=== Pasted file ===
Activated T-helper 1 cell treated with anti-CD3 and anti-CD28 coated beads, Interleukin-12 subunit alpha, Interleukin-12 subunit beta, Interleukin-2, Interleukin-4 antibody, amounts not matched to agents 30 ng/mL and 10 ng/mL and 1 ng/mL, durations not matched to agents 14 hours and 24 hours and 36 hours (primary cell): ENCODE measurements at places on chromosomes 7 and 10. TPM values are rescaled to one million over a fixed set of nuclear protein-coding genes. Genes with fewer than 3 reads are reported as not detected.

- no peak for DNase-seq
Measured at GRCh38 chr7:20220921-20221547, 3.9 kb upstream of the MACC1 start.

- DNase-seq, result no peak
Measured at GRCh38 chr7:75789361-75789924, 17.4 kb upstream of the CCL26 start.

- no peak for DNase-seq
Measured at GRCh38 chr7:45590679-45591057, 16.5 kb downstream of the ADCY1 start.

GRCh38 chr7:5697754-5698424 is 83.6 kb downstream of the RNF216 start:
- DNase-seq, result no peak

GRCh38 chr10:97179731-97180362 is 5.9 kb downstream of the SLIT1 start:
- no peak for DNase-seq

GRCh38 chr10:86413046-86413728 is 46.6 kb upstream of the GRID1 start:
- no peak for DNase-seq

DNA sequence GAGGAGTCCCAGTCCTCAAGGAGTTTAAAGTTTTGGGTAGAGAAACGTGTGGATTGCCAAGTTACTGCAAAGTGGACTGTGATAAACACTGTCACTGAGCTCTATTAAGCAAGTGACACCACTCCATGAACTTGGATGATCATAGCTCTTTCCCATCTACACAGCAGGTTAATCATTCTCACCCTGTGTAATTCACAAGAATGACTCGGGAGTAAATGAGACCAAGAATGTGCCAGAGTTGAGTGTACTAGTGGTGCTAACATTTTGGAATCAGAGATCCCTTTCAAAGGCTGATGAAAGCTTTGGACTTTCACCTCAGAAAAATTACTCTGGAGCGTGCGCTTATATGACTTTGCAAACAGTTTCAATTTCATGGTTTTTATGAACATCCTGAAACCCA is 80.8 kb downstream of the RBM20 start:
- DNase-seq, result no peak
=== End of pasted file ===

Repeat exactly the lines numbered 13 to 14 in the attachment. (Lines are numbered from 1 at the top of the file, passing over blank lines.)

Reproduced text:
- no peak for DNase-seq

DNA sequence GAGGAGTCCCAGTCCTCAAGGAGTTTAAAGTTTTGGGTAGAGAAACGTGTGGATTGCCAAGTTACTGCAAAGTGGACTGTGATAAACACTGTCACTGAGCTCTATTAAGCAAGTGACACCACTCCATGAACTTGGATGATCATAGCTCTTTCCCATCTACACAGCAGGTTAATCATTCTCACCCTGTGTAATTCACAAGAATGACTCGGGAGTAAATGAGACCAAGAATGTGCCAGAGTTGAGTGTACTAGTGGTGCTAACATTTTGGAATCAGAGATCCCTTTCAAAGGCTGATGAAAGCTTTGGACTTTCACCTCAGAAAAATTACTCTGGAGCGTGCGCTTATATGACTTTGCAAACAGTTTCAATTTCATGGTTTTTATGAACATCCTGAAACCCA is 80.8 kb downstream of the RBM20 start: